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Quakertown Swamp named as a Wetland of Distinction

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The Quakertown Swamp recently received the designation as a Wetland of Distinction by the Society of Wetland Scientists (SWS), currently making it one of only two areas in Pennsylvania to receive this recognition.
Based out of Madison, Wisc., the SWS approved this listing for the Quakertown Swamp after Heritage Conservancy facilitated the application process. Through its mission, the Wetlands of Distinction program recognizes the World’s most valuable wetland ecosystems.
According to SWS, in order to be eligible for designation, criteria for an area includes: it must be listed on more than one “valuable wetland” list by natural resource agencies or nongovernment organizations; it must protect biologically diverse wetland flora, fauna and/or their habitat; and it must support significant numbers of wetland-dependent fauna, such as water birds or fish. Quakertown Swamp meets all of these qualifications.
 
Quakertown Swamp has long been recognized as an exceptional wetland habitat, encompassing an area of approximately 518 acres in Richland, East Rockhill and West Rockhill townships, of which Heritage Conservancy owns over 70 acres. Residential land use within and surrounding the swamp is significant, which makes it essential to protect certain pockets to sustain this ecosystem. Fragmentation by land development is a significant threat to the Swamp’s health.
According to the Pennsylvania Natural Diversity Inventory (PNDI), the Quakertown Swamp is one of the largest intact, inland wetlands in southeastern Pennsylvania, and it is home to a diverse array of plant and animal life. The variety of habitat includes open water along Bog Run, shrub wetland, cattail marsh, wet meadow and forested swamp, which provide a haven for a variety of wildlife species, in particular – birds.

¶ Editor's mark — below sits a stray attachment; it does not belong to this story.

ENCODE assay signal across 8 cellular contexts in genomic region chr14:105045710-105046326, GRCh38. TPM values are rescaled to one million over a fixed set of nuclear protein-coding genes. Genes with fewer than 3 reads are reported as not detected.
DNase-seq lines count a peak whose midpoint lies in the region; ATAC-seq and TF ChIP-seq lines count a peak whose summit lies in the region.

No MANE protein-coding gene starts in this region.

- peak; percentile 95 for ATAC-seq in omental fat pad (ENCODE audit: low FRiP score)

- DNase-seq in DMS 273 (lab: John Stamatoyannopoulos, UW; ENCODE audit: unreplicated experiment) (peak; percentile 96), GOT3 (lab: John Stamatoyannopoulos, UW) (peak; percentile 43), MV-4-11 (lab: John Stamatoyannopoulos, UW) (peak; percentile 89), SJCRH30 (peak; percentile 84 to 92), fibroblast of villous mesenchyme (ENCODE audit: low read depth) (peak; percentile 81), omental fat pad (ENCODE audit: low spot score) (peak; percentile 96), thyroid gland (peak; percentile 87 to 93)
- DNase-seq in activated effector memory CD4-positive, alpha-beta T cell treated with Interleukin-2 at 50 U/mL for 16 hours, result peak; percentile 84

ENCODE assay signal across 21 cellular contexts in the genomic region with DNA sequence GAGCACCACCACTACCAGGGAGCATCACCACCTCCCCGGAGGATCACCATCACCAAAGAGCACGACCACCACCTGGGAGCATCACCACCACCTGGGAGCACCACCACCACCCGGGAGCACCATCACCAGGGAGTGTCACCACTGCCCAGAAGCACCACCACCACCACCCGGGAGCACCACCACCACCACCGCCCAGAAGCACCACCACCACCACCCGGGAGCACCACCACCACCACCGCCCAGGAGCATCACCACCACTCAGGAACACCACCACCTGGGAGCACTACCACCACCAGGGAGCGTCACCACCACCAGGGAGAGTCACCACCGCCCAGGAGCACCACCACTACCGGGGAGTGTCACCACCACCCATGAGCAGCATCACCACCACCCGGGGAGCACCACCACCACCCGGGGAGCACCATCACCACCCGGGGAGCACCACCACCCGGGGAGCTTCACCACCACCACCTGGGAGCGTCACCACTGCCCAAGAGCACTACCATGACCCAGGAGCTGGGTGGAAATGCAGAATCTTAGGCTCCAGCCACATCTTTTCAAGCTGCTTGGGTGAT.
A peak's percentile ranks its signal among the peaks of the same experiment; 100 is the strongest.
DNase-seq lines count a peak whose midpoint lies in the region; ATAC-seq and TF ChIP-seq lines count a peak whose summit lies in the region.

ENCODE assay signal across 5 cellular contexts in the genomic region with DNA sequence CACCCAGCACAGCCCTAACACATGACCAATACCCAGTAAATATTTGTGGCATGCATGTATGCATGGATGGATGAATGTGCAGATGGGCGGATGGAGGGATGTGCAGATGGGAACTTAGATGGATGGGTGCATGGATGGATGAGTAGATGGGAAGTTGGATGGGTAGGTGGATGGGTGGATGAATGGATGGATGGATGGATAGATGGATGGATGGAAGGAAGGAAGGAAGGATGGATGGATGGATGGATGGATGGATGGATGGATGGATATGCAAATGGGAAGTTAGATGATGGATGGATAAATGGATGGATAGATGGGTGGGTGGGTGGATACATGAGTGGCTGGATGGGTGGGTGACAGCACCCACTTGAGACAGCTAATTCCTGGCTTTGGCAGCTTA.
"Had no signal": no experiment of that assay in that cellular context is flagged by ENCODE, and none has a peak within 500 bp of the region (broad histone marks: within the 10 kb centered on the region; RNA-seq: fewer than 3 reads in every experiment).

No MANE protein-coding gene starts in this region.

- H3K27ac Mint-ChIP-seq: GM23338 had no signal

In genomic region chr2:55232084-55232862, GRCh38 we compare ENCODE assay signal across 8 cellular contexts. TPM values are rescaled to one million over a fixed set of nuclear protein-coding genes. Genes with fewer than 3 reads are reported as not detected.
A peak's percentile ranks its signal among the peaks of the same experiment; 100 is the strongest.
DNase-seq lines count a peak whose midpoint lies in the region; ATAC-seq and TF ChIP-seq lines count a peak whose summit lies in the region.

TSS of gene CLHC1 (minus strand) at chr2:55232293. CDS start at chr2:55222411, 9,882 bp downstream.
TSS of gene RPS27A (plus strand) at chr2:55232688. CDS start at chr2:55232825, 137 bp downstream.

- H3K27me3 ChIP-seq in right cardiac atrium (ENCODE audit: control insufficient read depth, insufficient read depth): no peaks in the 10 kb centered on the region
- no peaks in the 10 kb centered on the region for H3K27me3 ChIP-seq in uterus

The swamp supports several rare bird species and has been designated by the National Audubon Society as an Important Bird Area (IBA). In fact, the swamp is home to what may be the largest great blue heron rookery in eastern Pennsylvania, and it is home to over 70 species of other nesting birds.
Because of the swamp’s unique nature, it is also listed as a Wild Plant Sanctuary by the Pennsylvania Department of Conservation and Natural Resources, with several rare floral species discovered there. The swamp is also categorized by the United States Fish and Wildlife Service as an all-important wetland area.
 
Not only does Quakertown Swamp support a plethora of plant and animal life, but it also provides a benefit for the community. Swamps store water during floods, preventing costly flood damage to downstream areas. Also, their dense plant growth absorbs pollutants from water, which helps to maintain our region’s water quality.
 
“We’ve come a long way in understanding the importance of wetlands,” said Jeff Marshall, president of Heritage Conservancy. “What used to be perceived as a swamp that needed to be drained to be productive is now getting recognition that a swamp is productive in its own way and needs to be preserved in order to provide ever increasing benefits to our community.”
 
 


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